*WARNING – contains spoilers*. Last night I finally got around to watching Nicolas Winding Refn’s latest film, The Neon Demon. As with most Refn films, I was left in a blended state of awe, revulsion, and that unique feeling of post-movie monochromatic overhaul: everything seems leeched of colour following a near-two hour visual blitz of neonic, candy-pink, ultraviolet, LED-laden lustre. Like many other Refn movies, the Neon Demon is surrealist in tone and ideas, particularly by way of its heavy inclusion of dream symbolism. The cinematography is used metatextually and scenes are charged with hidden meaning, through the dream-like repetition of scenes, objects, lighting, colours, shadows and even camera movements. The manipulation of cinematography is a driving force in Refn’s films, a means of engaging the viewer and propelling narrative. To watch The Neon Demon purely on the surface, merely through the events taking place, ignoring these meta-textual elements, in some ways hinders narrative. in that Refn conflates the symbolic realm of dreams with mundane reality seemingly for the purpose at emphasising certain repressions and unfulfilled desires in his characters.
In the opening scene Refn gives a compilation of frames: the frame of the set in which central character Jesse lies soaked in blood; the frame of the window which overlooks the urban landscape; the frame of the camera through which the love interest looks at Jesse; and, of course, the frame through which we the viewer watch the scene taking place. Immediately then we’re being drawn to this layered sense of falsification and fabrication, which is very much the dominant theme throughout the entire film. This is progressively reinforced through the ever-increasing use of mirrors and reflective surfaces as the film progresses. As the central character becomes more successful in her modelling career, the mirrors grow in number, and a prism steadily begins to formulate around her, to entomb her almost. As the mirrors grow in number, and the prism closes, and her true self dwindles, she becomes one of the depthless models which seek to destroy her, and ultimately to consume her (both literally and metaphorically).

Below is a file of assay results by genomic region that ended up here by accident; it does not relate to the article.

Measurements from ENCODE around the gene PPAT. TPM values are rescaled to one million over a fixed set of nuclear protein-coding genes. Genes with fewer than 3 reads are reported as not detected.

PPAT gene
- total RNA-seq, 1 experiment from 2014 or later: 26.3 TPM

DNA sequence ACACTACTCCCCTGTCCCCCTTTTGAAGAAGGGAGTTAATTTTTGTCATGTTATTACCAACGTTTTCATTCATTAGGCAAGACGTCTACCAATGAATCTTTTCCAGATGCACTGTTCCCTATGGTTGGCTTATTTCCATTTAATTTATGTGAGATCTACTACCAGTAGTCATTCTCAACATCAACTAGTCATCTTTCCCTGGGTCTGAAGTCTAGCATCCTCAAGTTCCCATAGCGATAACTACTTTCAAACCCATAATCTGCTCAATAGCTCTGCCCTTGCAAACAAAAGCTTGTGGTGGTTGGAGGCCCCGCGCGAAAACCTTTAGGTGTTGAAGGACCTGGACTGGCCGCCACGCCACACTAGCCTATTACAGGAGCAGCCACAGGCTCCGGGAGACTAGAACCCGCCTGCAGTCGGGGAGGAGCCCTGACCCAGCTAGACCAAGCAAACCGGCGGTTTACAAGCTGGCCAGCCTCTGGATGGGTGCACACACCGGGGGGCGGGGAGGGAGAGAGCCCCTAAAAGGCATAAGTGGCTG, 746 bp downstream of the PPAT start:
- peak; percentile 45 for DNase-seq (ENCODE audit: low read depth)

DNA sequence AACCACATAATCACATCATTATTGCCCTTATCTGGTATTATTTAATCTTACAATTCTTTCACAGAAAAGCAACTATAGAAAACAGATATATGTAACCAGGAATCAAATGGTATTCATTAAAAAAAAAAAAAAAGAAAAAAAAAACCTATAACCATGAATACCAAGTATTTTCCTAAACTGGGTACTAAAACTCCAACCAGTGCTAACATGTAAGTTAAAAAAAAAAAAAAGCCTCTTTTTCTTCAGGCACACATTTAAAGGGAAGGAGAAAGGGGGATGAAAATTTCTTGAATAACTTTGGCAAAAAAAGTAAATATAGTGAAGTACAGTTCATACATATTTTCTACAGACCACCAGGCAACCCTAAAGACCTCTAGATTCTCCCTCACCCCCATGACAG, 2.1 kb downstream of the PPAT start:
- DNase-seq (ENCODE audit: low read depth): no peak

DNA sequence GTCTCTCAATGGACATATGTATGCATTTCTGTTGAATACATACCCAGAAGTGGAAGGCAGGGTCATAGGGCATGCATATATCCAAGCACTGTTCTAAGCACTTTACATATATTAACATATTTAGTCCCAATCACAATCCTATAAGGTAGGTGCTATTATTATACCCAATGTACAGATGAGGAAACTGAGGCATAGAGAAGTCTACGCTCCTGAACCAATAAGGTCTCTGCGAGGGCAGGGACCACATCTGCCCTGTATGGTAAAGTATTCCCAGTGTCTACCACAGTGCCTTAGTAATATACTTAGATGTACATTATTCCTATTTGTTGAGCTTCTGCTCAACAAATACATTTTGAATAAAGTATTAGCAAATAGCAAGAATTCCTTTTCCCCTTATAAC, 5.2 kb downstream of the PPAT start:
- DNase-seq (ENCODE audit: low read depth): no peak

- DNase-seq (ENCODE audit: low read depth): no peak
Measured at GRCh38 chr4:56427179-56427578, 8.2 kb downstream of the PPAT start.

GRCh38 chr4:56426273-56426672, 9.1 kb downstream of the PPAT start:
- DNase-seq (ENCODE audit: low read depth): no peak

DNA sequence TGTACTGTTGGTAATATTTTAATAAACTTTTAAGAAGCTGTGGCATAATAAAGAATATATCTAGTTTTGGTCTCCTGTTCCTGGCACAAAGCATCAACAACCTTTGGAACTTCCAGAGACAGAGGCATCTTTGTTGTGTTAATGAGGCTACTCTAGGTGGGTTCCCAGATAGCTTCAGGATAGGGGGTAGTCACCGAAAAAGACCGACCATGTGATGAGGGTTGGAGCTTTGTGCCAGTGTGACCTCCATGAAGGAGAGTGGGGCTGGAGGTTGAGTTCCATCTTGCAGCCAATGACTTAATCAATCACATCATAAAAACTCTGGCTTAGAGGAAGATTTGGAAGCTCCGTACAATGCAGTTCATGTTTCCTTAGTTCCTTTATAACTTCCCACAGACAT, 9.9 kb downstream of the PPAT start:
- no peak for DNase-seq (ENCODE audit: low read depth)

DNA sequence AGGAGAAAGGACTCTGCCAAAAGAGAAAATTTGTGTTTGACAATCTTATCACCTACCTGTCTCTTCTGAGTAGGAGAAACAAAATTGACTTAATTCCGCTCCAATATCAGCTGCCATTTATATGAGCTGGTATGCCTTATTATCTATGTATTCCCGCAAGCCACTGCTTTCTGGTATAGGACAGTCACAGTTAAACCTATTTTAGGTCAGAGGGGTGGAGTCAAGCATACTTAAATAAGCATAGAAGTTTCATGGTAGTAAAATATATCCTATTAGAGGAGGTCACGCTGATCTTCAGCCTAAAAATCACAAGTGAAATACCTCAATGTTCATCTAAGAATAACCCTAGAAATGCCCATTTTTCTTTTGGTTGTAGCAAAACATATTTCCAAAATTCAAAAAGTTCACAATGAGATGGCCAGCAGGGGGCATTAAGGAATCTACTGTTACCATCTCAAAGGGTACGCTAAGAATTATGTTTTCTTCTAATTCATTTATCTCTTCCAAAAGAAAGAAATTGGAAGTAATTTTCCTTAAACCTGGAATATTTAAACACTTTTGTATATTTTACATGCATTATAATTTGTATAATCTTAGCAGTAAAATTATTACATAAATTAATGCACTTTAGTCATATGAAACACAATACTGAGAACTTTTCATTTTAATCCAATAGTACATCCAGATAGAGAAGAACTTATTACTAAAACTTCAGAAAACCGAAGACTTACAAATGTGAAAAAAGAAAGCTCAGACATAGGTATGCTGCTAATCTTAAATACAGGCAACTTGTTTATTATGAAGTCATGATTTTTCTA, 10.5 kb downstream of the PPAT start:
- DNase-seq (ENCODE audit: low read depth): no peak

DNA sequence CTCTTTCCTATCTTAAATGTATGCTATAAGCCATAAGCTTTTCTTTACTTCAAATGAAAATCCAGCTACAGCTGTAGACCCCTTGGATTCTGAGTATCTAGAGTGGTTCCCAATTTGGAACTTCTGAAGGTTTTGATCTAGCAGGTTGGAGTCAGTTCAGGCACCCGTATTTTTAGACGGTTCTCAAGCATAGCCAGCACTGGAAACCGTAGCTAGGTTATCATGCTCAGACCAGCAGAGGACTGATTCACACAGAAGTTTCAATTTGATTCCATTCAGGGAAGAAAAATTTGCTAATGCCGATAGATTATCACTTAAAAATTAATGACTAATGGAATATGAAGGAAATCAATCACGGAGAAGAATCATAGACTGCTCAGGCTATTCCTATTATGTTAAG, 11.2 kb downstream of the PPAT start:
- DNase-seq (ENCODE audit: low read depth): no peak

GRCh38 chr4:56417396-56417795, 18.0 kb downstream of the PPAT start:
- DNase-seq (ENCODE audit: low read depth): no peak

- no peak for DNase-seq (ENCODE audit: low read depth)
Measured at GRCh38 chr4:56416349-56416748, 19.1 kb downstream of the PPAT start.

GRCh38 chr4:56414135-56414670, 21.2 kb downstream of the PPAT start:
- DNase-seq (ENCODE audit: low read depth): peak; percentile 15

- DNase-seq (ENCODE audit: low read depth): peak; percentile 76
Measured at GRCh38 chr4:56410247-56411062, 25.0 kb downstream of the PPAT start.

This theme of mirrors accentuates her burgeoning Freudian self obsession, and the final scenes of the film alludes to the Narcissus myth: the empty pool represents epiphany, the point at which her self obsession (her continued gazing into the pool, the mirror) ends, but it is perhaps too late – she is already by this point contained at the very centre of the prism. This represented by the positioning of her killers, and the stars, immediately following her death, which recreate the shape of the prism, this emblem for self obsession and ultimately self-destruction. Following Jesse’s killing, we again see this symbolic image of the swimming pool, however it is now filled, thus representing the resurgence of the vacuous, the depthless self-love. But one of the models catches a glimpse in the pool, a momentary resurgence of morality – ‘I need her out of me’ – she says, cutting herself open in the hope of emptying herself of this haunting self-perception, this searing truth superceding the mask, this finally expressed when she coughs up Jesse’s eye.
NB: featured image by Boris Pelcer at LittleWhiteLies. Narcissus by Caravaggio (1594-6).